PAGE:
The sphere of biology is constantly developing as researchers and scientists around the world make new discoveries and create new technological solutions which benefit the entire humanity. One of the most notable breakthroughs of the past decades was the creation of genetic fingerprinting, which enabled biotechnology to make considerable progress. Invented in 1984, DNA fingerprinting still remains relevant to this day, and it is used in many fields, including criminology.
tailored to your instructions
for only $13.00 $11.05/page
DNA fingerprinting has been a dominant technology for several decades now, but its discovery was, to a large extent, accidental. In 1984, Dr. Alec Jeffreys studied patterns of inheritance of different genetic diseases and decided to conduct an experiment to trace a certain type of DNA repeating in family members (Bryant & la Velle, 2018). The experiment performed by Dr. Jeffreys failed to attain its goal; instead, it demonstrated that DNA patterns varied among all of the samples. Thus, it was discovered that every person was likely to have their own DNA unless they had a twin brother or sister. Soon, Dr. Jeffreys understood that his discovery could be used for identifying individuals using their DNA, a technique which today is known as genetic fingerprinting. Dr. Alec Jeffreys said that the discovery was a moment that completely changed his career and made him distance himself from the field of genetic disease research (Bryant & la Velle, 2018). Thus, DNA fingerprinting became an invention that was unexpected yet still made a considerable impact on the sphere of biology.
It is clear that DNA fingerprinting substantially influenced society, but its creation was possible only because of preceding discoveries. One of them is the research into the structure of DNA by Francis Crick and James Watson, which then allowed scientists to establish how DNA could duplicate (Phelan, 2021). Only based on the previous research Dr. Alec Jeffreys was able to make a breakthrough. DNA fingerprinting had a massive influence on society and especially in the field of criminology since it enabled criminal justice agencies to enhance their expertise. For instance, DNA fingerprinting analysis became the main factor behind the acquittal of 200 falsely imprisoned in the United States (Phelan, 2021). Basically, genetic fingerprinting made it possible to determine the real criminals based on their genetic material.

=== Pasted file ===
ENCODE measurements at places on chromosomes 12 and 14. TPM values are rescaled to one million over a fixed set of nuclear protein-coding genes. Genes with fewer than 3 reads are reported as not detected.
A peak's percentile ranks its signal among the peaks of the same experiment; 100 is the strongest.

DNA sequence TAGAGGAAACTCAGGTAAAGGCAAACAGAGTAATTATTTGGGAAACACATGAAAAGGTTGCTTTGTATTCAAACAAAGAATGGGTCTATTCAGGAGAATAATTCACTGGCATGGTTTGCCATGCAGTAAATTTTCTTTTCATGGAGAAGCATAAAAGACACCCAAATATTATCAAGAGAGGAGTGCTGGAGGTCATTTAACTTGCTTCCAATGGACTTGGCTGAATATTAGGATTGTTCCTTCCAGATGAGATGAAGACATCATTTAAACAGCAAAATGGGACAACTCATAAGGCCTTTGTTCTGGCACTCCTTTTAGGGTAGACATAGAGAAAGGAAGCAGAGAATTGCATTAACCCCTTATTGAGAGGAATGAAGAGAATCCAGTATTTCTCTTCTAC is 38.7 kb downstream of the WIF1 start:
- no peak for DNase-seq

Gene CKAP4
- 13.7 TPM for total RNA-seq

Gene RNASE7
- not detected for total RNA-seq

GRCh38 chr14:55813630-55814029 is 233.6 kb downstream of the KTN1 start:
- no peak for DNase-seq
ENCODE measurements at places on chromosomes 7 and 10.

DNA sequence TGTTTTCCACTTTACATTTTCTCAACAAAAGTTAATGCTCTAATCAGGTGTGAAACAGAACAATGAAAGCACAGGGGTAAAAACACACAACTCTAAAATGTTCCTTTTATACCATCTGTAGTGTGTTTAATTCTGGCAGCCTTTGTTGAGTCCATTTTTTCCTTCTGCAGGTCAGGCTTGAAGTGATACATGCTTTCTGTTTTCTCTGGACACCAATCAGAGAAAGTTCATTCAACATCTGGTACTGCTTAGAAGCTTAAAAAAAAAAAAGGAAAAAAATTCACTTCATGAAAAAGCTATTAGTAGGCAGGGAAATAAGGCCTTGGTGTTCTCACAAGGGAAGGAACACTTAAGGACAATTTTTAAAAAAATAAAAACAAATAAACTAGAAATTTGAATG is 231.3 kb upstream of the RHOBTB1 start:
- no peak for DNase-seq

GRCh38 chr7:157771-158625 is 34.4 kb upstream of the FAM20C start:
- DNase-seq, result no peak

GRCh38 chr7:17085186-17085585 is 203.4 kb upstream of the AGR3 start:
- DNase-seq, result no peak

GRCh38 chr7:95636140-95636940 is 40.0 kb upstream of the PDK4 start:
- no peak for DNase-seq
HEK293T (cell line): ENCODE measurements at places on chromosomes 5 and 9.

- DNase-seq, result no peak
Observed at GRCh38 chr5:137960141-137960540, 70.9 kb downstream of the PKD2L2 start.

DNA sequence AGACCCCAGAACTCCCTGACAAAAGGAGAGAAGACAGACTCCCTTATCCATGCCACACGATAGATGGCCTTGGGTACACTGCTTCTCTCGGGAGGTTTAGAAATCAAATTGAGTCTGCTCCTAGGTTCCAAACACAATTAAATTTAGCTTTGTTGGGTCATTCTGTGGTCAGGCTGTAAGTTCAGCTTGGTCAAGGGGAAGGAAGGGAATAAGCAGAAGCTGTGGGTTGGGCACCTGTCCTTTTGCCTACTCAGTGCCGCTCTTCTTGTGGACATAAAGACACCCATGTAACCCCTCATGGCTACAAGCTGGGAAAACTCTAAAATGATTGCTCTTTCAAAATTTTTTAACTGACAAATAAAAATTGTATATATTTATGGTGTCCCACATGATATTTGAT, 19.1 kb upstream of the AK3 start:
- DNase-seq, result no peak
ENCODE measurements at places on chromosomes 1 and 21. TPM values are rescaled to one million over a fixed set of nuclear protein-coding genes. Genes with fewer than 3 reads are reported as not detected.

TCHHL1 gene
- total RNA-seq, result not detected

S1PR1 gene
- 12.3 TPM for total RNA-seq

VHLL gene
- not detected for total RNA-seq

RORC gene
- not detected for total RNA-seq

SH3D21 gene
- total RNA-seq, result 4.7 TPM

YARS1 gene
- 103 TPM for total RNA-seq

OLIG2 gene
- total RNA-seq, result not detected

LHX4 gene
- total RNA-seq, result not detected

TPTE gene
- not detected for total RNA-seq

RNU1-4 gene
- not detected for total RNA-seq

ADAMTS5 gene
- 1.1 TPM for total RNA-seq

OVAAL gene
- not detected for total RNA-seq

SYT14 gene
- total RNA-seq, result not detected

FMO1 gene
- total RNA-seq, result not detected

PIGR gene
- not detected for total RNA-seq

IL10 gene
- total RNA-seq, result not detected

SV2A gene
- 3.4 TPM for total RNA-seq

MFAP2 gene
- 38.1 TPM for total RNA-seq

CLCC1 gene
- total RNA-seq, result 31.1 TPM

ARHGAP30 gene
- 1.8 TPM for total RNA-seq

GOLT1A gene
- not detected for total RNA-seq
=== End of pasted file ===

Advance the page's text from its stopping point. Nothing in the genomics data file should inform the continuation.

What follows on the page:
Apart from being used for the purpose of forensics, DNA fingerprinting is also utilized in other important spheres. For instance, the technique is used in the analysis of the genetic diversity of plants, the results of which allow environmentalists and biologists to detect areas in need of new species (Sharma et al., 2018). Moreover, genetic fingerprinting is also successfully used for the establishment of kinship between people. For example, companies 23andMe and MyHeritage, at some point, provided free DNA analysis services to immigrants who wanted to reunite with their families (Kofman, 2018). Thus, DNA fingerprinting is a technique which is used successfully across different spheres and assists professionals in their work.
DNA fingerprinting was invented by Dr. Alec Jeffreys, who made an accidental discovery that revolutionized numerous fields, including criminology, and had a considerable impact on society. Dr. Alec Jeffreys studied the inheritance of genetic diseases when he found that DNA patterns were unique to all people. As a result of the breakthrough finding, DNA fingerprinting was invented, which is used to this day in forensics and other areas. Genetic fingerprinting contributed to the improvement of the criminal justice system enabling state agencies to be more equipped to determine real perpetrators. Additionally, DNA fingerprinting is used for studying the genetic diversity of plants and establishing kinship in people.
Bryant, J., & la Velle, L. (2018). Introduction to bioethics. John Wiley & Sons.
Kofman, A. (2018). DNA testing might help reunite families separated by trump. But it could create a privacy nightmare. The Intercept. Web.
as little as 3 hours
Phelan, J. (2021). What is life? A guide to biology with physiology (5th ed.). W.H.Freeman.
Sharma, S., Negi, M., & Tripathi, S. (2018). DNA fingerprinting of plants: Applications for conservation and utilisation of bio-resources. The Energy and Resource Institute. Web.